You have to go back to the 19the century, during the time of the British colonies, to find such a level of immigration on the island-continent: today, 28% of the 24 million Australians were born abroad. This rate is one of the highest in the world, well above other countries that have been built through immigration, such as Canada (20% in 2013, according to the Organization for Economic Cooperation and Development) and the United States (13.1%).
However, these migrants come less and less from Europe but more from Asia and, to a lesser extent, from Oceania and Africa, as the study shows. Immigrants in Australia, a growing and increasingly diverse populationpublished Wednesday, June 14 by the French National Institute for Demographic Studies (INED) and written by Australian demographers.
While in 1947, 87% of people immigrating to Australia were born in Europe, and mainly in the United Kingdom, this percentage fell to 40% in 2011. And this trend continues to be confirmed. “It’s a huge change. A larger part of the population comes from China and India. Our country is increasingly multicultural,” underlines one of the two authors of the study, Tom Wilson, a demographer at Charles-Darwin University in Darwin.
The first explanation is political. In the 1960s and 1970s Canberra ended the ‘White Australia policy’. This practice, “very discriminatory” according to the academic, was intended to keep a homogeneous society, preferably British, then European. It was necessary to repel the Chinese, who had already come by the thousands during the gold rush in the middle of the 19e century, as well as workers from the Pacific Islands.
UK still top country of origin
“The end of this policy marked a turning point in the origin of immigrants,” explains Tom Wilson. The scientist also highlights globalization, taking the example of the many Chinese and Indians who come to study in Australia and then stay on the island-continent after having found a job there.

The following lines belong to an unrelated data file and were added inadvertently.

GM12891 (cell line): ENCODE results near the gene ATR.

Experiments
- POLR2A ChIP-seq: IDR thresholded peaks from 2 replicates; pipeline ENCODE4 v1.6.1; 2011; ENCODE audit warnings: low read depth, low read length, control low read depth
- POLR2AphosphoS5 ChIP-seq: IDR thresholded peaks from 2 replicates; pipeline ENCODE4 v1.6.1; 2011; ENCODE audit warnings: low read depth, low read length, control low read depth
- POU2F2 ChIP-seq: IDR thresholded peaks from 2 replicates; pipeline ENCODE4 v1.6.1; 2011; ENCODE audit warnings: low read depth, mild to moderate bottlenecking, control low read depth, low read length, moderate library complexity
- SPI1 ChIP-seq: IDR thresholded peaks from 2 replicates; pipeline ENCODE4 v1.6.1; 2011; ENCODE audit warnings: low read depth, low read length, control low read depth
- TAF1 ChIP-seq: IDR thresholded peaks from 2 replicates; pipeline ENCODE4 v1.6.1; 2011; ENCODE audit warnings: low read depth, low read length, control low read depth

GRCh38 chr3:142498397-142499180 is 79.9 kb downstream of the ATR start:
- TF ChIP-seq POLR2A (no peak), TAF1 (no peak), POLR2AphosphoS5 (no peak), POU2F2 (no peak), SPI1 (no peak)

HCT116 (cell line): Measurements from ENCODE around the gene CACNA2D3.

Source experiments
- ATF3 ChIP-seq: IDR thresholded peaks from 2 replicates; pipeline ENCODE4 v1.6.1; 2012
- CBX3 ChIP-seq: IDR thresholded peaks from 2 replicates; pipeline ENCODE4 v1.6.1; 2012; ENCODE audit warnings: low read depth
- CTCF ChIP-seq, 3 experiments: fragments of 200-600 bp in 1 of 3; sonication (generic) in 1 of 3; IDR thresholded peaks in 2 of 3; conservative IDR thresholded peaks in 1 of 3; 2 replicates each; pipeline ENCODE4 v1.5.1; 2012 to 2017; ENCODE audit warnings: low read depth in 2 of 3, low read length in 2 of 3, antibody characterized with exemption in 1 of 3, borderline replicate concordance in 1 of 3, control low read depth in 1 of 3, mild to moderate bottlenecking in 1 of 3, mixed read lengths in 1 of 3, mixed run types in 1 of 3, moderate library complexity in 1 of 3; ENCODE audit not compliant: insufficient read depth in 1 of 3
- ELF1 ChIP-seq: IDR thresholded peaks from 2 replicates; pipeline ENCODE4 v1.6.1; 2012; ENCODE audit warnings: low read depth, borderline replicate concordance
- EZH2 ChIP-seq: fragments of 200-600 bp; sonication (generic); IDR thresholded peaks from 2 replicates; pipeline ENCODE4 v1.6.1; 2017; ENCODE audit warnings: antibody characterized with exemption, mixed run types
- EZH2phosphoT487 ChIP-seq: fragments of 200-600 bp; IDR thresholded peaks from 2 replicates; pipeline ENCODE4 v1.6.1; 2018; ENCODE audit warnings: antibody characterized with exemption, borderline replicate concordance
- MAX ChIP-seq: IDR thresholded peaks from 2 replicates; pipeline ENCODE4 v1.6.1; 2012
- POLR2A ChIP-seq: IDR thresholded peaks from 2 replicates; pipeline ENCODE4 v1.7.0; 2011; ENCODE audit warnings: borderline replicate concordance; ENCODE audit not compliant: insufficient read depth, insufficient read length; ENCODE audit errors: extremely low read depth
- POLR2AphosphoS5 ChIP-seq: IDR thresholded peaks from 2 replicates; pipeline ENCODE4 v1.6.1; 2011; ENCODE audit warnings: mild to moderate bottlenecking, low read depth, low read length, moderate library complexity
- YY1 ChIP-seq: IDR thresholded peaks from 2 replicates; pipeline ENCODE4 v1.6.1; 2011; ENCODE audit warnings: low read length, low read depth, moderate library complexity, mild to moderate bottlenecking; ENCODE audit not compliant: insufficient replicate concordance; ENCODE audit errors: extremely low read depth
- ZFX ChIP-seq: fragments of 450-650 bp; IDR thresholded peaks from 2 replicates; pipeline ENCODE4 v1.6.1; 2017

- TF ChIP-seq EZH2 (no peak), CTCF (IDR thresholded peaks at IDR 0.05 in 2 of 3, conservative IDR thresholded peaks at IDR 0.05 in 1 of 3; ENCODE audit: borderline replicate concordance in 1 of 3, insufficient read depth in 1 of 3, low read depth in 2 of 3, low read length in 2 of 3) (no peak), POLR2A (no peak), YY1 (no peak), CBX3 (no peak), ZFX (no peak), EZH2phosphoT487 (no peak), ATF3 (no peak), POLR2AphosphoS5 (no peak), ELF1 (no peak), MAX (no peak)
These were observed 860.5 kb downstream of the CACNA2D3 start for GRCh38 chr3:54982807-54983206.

The United Kingdom is still well ahead of the ranking of countries of origin of immigrants, with 1.2 million Britons settled in Australia in 2016, according to data from the Australian Bureau of Statistics. Next come New Zealand (607,000 people), China (526,000), India (469,000), the Philippines and Vietnam.
But these figures can be misleading because the population originating from the United Kingdom is stagnating, while that coming from Asia is soaring. In 1981, only 43,000 immigrants arrived from India, compared to 325,000 in 2011. And the number of people born in a country of Southeast Asia settled on Australian soil has also increased significantly, from 140,000 in 1981 to around 770,000 in 2011.
The phenomenon will increase because immigrants from Europe are older than those born in India and China. Moreover, according to the study, “The growing pool of well-educated students and skilled professionals in developing countries is expected to lead to an increase in the share of immigrants from these regions, increasing the diversity of Australia’s immigrant population”.
Further tighten access to nationality
This strong immigration, which relies on two complementary systems – temporary visas and permanent settlements – is not always viewed favorably. Newcomers are accused of taking jobs from Australians and the Chinese are regularly accused of driving up house prices in Sydney and Melbourne.
On Tuesday June 13, Australian Prime Minister Malcolm Turnbull called on immigrants to become “Australian patriots” committed to defending the country’s values. The Conservative government is due to present a bill to Parliament this week to restrict access to nationality.
If the law is passed, the level of the English test that migrants must pass will be raised. Applicants for nationality will also be graded on their knowledge of national values and will have to prove their integration into society, in particular by showing that they have a job. They will need to have resided at least four years permanently on the island, against one year so far.
Tom Wilson does not believe this is a turning point in Australian politics because, he says, “the debate on nationality comes up periodically”. In fact, the Australian model is already very selective: you have to meet age and qualification criteria to come to the country. However, if immigration is tightly controlled, “it plays an important role in society and the economy and it works well”. “The population of foreign origin will undoubtedly increase further in the coming years”, concludes the study.